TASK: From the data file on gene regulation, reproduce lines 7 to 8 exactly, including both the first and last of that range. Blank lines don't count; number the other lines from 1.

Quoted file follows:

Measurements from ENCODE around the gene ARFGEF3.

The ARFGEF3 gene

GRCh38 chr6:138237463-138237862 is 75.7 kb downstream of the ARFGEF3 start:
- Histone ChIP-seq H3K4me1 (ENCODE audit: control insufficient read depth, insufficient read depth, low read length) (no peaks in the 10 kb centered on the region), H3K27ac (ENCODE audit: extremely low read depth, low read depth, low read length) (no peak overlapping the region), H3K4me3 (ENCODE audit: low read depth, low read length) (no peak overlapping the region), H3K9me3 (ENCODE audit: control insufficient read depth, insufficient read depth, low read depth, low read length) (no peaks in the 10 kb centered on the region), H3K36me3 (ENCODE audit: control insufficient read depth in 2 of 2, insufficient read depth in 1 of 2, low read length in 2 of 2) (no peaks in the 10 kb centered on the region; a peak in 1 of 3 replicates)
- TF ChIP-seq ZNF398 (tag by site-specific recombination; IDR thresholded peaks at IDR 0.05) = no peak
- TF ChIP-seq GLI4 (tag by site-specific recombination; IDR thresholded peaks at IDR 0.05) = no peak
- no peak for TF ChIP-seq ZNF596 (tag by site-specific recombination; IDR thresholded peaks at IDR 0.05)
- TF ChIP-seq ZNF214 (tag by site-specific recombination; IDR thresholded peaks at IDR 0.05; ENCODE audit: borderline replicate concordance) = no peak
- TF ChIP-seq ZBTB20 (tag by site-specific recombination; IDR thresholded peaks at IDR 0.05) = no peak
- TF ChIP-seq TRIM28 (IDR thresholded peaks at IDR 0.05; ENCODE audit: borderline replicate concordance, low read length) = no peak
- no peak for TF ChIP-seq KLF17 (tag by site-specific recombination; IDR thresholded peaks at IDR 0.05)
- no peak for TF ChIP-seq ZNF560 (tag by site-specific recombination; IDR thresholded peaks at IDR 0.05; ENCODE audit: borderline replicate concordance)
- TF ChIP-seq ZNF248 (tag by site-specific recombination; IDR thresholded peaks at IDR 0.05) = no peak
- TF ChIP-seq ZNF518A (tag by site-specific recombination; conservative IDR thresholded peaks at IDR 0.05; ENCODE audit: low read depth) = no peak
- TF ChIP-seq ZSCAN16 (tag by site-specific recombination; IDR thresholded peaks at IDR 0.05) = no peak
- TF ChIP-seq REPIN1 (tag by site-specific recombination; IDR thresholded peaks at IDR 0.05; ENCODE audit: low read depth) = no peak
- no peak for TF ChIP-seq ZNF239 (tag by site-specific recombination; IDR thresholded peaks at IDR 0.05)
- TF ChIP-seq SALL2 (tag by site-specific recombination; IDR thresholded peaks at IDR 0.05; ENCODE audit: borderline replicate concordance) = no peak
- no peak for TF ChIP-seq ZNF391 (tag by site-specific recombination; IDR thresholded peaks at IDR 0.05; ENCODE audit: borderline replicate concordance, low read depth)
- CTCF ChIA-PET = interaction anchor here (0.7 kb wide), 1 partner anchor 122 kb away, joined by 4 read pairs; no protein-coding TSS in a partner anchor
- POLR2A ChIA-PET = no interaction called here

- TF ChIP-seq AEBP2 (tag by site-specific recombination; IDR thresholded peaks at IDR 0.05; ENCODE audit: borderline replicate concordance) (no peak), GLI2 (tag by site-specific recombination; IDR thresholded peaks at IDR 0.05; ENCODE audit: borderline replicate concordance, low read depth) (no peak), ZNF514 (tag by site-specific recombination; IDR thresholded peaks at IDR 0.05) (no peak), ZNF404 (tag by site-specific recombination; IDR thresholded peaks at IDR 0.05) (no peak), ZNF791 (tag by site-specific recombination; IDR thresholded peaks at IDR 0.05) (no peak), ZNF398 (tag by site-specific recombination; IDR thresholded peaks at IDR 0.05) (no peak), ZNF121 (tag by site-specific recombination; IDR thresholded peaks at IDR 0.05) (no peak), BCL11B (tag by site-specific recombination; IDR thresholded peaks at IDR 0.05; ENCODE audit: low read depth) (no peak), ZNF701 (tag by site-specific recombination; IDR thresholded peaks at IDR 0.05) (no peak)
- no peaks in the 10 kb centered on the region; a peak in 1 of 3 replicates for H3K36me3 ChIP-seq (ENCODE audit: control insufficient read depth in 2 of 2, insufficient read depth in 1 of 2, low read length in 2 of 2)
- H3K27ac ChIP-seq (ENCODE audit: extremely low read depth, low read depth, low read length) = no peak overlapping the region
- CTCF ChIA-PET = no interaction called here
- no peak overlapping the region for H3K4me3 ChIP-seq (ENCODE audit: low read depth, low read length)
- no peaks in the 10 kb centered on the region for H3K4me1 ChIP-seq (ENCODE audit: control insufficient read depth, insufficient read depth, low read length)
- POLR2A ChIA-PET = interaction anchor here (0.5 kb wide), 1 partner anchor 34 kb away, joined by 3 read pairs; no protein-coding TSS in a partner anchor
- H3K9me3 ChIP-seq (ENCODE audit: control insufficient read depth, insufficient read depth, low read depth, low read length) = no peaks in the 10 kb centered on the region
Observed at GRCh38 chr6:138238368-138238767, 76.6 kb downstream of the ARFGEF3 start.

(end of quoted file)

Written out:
- no peak for TF ChIP-seq ZNF596 (tag by site-specific recombination; IDR thresholded peaks at IDR 0.05)
- TF ChIP-seq ZNF214 (tag by site-specific recombination; IDR thresholded peaks at IDR 0.05; ENCODE audit: borderline replicate concordance) = no peak